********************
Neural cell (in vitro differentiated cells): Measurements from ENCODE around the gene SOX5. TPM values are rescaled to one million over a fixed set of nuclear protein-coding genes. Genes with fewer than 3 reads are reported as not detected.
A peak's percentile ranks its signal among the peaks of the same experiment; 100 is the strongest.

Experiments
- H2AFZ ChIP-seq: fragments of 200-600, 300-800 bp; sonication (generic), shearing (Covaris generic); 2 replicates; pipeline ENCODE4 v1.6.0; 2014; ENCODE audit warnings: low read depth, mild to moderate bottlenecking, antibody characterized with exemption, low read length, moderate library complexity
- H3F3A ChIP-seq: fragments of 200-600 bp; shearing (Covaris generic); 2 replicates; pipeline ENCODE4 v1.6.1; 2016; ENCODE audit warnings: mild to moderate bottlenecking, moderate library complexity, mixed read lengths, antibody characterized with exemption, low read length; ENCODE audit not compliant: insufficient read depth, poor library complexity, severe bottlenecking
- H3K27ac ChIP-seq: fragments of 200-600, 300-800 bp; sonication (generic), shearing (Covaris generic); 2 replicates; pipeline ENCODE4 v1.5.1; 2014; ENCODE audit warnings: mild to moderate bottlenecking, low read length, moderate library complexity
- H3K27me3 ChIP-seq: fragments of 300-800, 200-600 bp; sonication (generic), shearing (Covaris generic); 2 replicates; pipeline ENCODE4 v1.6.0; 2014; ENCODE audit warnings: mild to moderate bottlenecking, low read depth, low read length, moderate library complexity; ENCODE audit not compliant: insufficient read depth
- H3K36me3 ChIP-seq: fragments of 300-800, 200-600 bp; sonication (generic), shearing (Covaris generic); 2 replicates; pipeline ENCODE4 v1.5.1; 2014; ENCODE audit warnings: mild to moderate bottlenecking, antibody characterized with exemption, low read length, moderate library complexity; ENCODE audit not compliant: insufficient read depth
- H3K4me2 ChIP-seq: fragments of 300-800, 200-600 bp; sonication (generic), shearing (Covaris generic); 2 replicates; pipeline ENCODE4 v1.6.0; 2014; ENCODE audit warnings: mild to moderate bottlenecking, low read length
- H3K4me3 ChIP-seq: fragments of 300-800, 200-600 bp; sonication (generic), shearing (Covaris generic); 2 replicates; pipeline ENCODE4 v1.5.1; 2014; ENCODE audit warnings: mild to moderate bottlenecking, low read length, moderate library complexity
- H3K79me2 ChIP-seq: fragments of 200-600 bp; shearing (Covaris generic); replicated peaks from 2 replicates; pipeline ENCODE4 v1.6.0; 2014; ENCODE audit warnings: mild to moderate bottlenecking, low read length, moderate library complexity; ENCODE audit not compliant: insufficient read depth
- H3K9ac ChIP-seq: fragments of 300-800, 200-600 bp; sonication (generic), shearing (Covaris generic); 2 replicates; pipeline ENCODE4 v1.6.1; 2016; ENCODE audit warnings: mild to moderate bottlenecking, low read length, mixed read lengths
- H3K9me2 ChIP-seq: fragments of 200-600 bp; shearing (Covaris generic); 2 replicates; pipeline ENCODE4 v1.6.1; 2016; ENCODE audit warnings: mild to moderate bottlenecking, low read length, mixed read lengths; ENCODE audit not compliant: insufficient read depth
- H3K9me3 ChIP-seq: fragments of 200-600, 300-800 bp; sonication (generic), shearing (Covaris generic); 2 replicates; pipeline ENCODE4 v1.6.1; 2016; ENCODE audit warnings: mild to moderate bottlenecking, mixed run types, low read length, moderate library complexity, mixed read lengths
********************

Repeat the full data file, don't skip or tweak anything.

Neural cell (in vitro differentiated cells): Measurements from ENCODE around the gene SOX5. TPM values are rescaled to one million over a fixed set of nuclear protein-coding genes. Genes with fewer than 3 reads are reported as not detected.
A peak's percentile ranks its signal among the peaks of the same experiment; 100 is the strongest.

Experiments
- H2AFZ ChIP-seq: fragments of 200-600, 300-800 bp; sonication (generic), shearing (Covaris generic); 2 replicates; pipeline ENCODE4 v1.6.0; 2014; ENCODE audit warnings: low read depth, mild to moderate bottlenecking, antibody characterized with exemption, low read length, moderate library complexity
- H3F3A ChIP-seq: fragments of 200-600 bp; shearing (Covaris generic); 2 replicates; pipeline ENCODE4 v1.6.1; 2016; ENCODE audit warnings: mild to moderate bottlenecking, moderate library complexity, mixed read lengths, antibody characterized with exemption, low read length; ENCODE audit not compliant: insufficient read depth, poor library complexity, severe bottlenecking
- H3K27ac ChIP-seq: fragments of 200-600, 300-800 bp; sonication (generic), shearing (Covaris generic); 2 replicates; pipeline ENCODE4 v1.5.1; 2014; ENCODE audit warnings: mild to moderate bottlenecking, low read length, moderate library complexity
- H3K27me3 ChIP-seq: fragments of 300-800, 200-600 bp; sonication (generic), shearing (Covaris generic); 2 replicates; pipeline ENCODE4 v1.6.0; 2014; ENCODE audit warnings: mild to moderate bottlenecking, low read depth, low read length, moderate library complexity; ENCODE audit not compliant: insufficient read depth
- H3K36me3 ChIP-seq: fragments of 300-800, 200-600 bp; sonication (generic), shearing (Covaris generic); 2 replicates; pipeline ENCODE4 v1.5.1; 2014; ENCODE audit warnings: mild to moderate bottlenecking, antibody characterized with exemption, low read length, moderate library complexity; ENCODE audit not compliant: insufficient read depth
- H3K4me2 ChIP-seq: fragments of 300-800, 200-600 bp; sonication (generic), shearing (Covaris generic); 2 replicates; pipeline ENCODE4 v1.6.0; 2014; ENCODE audit warnings: mild to moderate bottlenecking, low read length
- H3K4me3 ChIP-seq: fragments of 300-800, 200-600 bp; sonication (generic), shearing (Covaris generic); 2 replicates; pipeline ENCODE4 v1.5.1; 2014; ENCODE audit warnings: mild to moderate bottlenecking, low read length, moderate library complexity
- H3K79me2 ChIP-seq: fragments of 200-600 bp; shearing (Covaris generic); replicated peaks from 2 replicates; pipeline ENCODE4 v1.6.0; 2014; ENCODE audit warnings: mild to moderate bottlenecking, low read length, moderate library complexity; ENCODE audit not compliant: insufficient read depth
- H3K9ac ChIP-seq: fragments of 300-800, 200-600 bp; sonication (generic), shearing (Covaris generic); 2 replicates; pipeline ENCODE4 v1.6.1; 2016; ENCODE audit warnings: mild to moderate bottlenecking, low read length, mixed read lengths
- H3K9me2 ChIP-seq: fragments of 200-600 bp; shearing (Covaris generic); 2 replicates; pipeline ENCODE4 v1.6.1; 2016; ENCODE audit warnings: mild to moderate bottlenecking, low read length, mixed read lengths; ENCODE audit not compliant: insufficient read depth
- H3K9me3 ChIP-seq: fragments of 200-600, 300-800 bp; sonication (generic), shearing (Covaris generic); 2 replicates; pipeline ENCODE4 v1.6.1; 2016; ENCODE audit warnings: mild to moderate bottlenecking, mixed run types, low read length, moderate library complexity, mixed read lengths